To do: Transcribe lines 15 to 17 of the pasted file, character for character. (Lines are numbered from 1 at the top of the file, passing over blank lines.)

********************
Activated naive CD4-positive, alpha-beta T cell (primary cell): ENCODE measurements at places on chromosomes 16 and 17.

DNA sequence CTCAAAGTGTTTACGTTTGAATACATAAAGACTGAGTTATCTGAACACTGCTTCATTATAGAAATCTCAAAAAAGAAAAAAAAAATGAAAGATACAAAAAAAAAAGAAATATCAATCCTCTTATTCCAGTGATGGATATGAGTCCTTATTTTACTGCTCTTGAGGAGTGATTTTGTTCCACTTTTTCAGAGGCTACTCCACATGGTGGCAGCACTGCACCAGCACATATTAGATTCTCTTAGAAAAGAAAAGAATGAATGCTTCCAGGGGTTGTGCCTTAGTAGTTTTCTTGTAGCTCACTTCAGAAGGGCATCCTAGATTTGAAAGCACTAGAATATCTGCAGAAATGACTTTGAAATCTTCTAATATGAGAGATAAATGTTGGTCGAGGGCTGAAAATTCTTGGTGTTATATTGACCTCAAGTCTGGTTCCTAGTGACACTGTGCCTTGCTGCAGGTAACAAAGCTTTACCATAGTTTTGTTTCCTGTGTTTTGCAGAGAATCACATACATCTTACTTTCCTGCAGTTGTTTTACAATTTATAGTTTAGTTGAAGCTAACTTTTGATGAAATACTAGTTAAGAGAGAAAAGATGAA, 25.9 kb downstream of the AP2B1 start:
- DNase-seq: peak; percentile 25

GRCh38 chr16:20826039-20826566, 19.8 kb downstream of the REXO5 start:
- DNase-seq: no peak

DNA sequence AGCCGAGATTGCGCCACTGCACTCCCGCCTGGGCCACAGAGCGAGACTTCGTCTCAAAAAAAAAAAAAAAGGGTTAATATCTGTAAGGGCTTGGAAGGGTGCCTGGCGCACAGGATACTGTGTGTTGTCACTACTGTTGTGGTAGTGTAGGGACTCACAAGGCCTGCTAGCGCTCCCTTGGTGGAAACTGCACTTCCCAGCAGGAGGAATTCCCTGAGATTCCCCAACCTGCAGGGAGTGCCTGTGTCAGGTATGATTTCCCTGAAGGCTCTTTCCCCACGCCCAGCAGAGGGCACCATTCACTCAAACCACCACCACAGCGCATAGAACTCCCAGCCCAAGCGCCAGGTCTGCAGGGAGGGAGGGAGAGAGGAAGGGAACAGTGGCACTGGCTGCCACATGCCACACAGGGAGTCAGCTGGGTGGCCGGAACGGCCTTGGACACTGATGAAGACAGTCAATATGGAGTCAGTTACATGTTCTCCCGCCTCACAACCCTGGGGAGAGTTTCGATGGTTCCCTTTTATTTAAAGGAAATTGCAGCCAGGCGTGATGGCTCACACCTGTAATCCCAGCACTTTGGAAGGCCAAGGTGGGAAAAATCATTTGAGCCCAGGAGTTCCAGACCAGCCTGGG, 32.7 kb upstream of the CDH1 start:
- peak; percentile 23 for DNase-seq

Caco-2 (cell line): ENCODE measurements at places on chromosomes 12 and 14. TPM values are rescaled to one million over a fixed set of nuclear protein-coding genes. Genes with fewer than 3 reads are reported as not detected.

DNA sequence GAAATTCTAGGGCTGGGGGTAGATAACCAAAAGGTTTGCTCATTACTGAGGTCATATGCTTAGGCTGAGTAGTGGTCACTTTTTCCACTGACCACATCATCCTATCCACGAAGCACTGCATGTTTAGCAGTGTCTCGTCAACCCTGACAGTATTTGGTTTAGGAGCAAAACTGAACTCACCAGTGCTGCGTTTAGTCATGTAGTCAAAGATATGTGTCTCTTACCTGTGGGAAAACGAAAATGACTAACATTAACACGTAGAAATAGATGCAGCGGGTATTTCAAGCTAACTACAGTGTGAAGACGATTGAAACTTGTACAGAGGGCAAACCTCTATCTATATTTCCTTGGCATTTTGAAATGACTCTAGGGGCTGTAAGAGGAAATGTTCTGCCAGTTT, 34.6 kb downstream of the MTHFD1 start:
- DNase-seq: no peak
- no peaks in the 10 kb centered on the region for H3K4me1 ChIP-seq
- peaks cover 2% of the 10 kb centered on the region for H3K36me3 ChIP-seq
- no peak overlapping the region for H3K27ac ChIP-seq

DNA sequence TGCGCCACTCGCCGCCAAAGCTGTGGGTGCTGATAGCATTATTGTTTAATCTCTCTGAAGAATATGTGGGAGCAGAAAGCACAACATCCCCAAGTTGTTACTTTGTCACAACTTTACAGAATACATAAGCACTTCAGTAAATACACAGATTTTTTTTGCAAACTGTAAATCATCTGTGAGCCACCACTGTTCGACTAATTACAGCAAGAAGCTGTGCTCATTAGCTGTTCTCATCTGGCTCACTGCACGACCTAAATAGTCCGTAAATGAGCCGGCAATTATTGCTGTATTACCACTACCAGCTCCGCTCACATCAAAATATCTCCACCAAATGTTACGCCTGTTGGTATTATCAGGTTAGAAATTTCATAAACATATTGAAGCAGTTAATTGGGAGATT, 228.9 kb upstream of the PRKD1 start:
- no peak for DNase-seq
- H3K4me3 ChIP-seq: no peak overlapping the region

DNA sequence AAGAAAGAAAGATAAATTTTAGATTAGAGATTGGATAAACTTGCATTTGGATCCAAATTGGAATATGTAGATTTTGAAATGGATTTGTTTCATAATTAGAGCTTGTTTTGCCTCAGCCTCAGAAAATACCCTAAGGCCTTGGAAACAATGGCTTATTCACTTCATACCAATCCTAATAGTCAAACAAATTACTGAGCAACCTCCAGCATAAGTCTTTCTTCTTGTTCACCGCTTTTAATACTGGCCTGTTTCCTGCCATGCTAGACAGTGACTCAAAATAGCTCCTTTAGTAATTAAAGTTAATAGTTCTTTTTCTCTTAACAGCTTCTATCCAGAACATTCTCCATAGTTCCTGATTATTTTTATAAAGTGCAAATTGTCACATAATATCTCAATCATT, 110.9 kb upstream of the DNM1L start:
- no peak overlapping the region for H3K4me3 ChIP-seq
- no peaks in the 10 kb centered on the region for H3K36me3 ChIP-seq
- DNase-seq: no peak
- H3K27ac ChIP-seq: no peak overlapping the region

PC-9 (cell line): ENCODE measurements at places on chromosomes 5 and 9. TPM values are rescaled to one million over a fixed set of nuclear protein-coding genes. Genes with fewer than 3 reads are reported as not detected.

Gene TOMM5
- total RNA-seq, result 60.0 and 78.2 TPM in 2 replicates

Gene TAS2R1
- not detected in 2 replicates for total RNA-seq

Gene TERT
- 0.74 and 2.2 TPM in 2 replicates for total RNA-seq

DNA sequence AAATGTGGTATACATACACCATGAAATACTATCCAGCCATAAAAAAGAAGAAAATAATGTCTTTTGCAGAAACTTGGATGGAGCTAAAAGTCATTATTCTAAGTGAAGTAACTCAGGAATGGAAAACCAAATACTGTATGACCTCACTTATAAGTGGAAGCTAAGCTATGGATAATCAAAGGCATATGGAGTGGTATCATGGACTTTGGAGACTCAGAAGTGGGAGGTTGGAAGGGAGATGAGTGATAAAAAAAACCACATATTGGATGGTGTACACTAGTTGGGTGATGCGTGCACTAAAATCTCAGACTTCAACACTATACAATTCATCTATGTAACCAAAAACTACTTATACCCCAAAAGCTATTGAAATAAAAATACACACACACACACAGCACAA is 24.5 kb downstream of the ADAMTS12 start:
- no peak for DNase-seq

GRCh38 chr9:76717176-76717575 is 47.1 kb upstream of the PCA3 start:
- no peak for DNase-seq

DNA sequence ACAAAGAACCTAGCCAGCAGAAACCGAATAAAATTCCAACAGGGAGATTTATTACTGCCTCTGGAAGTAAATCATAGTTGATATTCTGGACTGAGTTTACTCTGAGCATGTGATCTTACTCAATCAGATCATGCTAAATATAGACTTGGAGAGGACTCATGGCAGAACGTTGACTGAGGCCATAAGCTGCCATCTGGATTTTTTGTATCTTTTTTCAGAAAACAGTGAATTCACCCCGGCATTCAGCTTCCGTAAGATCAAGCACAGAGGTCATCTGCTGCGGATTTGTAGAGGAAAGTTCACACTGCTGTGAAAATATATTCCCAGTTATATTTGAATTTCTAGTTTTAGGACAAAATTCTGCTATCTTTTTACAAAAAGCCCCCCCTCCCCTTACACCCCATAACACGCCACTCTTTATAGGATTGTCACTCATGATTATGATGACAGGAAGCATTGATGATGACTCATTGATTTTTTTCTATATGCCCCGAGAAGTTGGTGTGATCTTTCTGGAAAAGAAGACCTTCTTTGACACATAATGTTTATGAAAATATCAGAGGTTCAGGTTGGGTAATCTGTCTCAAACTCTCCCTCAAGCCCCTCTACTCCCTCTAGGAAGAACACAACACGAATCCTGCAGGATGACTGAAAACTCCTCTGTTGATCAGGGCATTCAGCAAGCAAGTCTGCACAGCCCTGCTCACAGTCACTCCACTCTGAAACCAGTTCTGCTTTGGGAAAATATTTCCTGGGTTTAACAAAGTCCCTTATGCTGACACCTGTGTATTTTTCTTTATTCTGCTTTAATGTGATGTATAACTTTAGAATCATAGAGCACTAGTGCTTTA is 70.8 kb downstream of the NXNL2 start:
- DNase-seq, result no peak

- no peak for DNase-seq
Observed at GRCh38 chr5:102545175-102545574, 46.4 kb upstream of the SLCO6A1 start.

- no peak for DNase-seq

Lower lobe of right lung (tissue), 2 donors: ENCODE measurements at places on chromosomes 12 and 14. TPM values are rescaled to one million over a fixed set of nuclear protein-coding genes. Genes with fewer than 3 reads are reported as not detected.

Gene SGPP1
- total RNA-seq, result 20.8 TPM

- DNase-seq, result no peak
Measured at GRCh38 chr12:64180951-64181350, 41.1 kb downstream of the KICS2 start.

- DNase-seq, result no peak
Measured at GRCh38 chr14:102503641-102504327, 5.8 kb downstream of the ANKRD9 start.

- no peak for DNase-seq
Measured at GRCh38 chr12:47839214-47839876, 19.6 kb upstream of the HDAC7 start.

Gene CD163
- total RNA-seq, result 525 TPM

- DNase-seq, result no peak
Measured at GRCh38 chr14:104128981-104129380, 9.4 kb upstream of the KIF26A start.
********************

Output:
- no peak for DNase-seq
- H3K4me3 ChIP-seq: no peak overlapping the region

DNA sequence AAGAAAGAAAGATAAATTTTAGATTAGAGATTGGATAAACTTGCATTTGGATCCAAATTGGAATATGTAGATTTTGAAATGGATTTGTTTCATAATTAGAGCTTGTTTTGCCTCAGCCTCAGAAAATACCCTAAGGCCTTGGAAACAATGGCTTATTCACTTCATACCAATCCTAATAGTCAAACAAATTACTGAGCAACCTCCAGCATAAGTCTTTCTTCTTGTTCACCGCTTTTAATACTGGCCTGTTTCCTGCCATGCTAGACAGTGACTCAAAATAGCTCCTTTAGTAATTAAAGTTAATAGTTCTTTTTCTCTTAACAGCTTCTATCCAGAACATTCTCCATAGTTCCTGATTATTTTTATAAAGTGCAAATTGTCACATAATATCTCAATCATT, 110.9 kb upstream of the DNM1L start: